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Saturday, November 16, 2013
Today’s Reading | Matthew 17:14–21
When they came to the crowd, a man came to him, knelt before him, and said, “Lord, have mercy on my son, for he is an epileptic and he suffers terribly; he often falls into the fire and often into the water. And I brought him to your disciples, but they could not cure him.” Jesus answered, “You faithless and perverse generation, how much longer must I be with you? How much longer must I put up with you? Bring him here to me.” And Jesus rebuked the demon, and it came out of him, and the boy was cured instantly. Then the disciples came to Jesus privately and said, “Why could we not cast it out?” He said to them, “Because of your little faith. For truly I tell you, if you have faith the size of a mustard seed, you will say to this mountain, ‘Move from here to there,’ and it will move; and nothing will be impossible for you.” (NRSV)
Why is Jesus so irritable? I’m not convinced Jesus is talking to the father or to the son in regards to a “faithless and perverse generation.” I think Jesus is looking at the crowd and, by default the reader, who lack faith. The faith the crowd lacks isn’t necessarily about healing (though it might include it), but a faith in a God who is merciful such that brokenness is restored, healing is offered, and relationship is strengthened. Perhaps the crowd dismissed this man and his son, or looked down on the son as “poor thing, bless his heart,” or worse, “he must have done something wrong that brought him all this,” a theology that continues to plague us into our own day.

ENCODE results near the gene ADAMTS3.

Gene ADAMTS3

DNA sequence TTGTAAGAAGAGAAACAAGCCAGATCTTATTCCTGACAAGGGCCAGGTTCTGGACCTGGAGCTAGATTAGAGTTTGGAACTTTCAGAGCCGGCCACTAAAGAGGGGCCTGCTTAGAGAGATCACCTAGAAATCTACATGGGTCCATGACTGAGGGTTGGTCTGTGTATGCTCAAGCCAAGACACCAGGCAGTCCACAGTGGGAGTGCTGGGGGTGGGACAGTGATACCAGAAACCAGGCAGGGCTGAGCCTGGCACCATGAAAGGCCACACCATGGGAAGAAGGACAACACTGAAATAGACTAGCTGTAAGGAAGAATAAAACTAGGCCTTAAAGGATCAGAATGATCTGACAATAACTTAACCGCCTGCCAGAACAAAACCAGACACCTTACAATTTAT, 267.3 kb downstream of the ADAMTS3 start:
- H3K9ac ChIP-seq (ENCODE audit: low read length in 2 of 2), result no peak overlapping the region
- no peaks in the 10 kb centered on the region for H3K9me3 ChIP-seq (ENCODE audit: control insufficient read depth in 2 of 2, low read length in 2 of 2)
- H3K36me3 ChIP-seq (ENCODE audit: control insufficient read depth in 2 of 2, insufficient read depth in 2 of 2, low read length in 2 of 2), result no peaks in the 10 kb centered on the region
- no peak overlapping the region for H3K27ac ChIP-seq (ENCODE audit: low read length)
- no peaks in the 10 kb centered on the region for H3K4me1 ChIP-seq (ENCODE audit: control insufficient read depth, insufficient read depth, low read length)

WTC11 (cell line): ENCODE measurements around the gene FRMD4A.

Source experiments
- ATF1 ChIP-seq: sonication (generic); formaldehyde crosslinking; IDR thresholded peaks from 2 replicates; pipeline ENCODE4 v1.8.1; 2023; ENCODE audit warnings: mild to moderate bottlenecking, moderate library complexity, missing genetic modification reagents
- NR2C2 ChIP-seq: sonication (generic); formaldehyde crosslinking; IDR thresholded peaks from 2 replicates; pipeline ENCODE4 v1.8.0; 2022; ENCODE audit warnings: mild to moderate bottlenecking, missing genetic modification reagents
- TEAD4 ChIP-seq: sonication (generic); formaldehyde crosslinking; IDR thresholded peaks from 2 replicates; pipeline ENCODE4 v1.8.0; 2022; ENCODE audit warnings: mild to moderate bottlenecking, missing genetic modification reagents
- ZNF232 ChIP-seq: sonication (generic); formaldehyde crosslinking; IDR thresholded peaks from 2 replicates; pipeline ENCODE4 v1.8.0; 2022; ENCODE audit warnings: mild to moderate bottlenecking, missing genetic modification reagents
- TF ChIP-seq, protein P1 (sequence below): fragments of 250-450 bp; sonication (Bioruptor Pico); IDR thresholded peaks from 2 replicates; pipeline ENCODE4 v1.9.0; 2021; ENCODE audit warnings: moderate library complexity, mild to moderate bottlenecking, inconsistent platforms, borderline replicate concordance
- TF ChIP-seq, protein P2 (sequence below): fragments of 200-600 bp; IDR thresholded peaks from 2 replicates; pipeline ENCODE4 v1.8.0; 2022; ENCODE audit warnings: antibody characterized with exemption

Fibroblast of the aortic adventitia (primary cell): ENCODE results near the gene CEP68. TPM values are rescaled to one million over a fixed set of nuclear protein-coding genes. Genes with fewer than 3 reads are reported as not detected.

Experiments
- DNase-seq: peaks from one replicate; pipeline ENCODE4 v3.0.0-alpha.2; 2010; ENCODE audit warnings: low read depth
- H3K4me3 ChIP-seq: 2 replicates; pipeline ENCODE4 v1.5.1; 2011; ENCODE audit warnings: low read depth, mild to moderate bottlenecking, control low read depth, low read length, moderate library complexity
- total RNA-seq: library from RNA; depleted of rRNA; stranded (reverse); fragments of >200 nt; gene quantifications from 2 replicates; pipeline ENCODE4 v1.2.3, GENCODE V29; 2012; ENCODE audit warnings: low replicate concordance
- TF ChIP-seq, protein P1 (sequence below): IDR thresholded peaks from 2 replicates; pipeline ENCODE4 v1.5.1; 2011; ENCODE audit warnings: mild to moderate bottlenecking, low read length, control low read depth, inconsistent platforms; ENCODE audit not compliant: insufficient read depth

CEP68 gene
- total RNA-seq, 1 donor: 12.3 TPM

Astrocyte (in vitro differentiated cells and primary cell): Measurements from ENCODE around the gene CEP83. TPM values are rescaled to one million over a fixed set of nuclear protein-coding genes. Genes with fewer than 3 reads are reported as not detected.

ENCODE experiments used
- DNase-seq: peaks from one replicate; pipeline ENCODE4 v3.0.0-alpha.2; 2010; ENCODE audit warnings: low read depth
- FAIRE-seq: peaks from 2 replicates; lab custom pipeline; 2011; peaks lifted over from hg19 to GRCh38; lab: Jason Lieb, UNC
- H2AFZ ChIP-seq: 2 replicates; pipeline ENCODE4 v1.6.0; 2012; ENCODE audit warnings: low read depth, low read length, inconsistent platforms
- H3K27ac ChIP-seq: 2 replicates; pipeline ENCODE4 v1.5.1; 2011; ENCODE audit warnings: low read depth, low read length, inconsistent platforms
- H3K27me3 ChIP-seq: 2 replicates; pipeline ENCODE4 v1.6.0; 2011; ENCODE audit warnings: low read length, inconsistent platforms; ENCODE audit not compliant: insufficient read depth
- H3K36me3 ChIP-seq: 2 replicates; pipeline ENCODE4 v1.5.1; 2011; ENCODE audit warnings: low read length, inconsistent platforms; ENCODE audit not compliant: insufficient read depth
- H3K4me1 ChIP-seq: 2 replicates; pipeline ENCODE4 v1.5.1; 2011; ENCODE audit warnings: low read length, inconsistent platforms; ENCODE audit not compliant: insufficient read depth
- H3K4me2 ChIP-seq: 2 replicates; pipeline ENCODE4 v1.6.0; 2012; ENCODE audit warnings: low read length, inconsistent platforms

Jesus’ words are directed at us each time we pity others rather than show compassion, or impart judgment and condemnation rather than advocacy and grace, or when we don’t partner with God, who is uninterested in seeking retribution against us but instead refuses to accept the world and leave it as is—in a radical acceptance, God seeks to change the world for the better.
One side note: I’m always struck by the characters that approach Jesus, especially the nameless ones. Perhaps it’s because I can more easily fill in the blank name with my own. I can’t help but to think that the man who brings his son is a lot like some of us. We don’t come to faith out of some noble act but out of desperation. Jesus welcomes us too.
Grant us faith, O Lord, even a desperate one, that we might see the world not as it is, but as it could be, and that we might act into that new, gracious reality, in Jesus’ name. Amen.
Written by Edwin Estevez, Pastoral Resident
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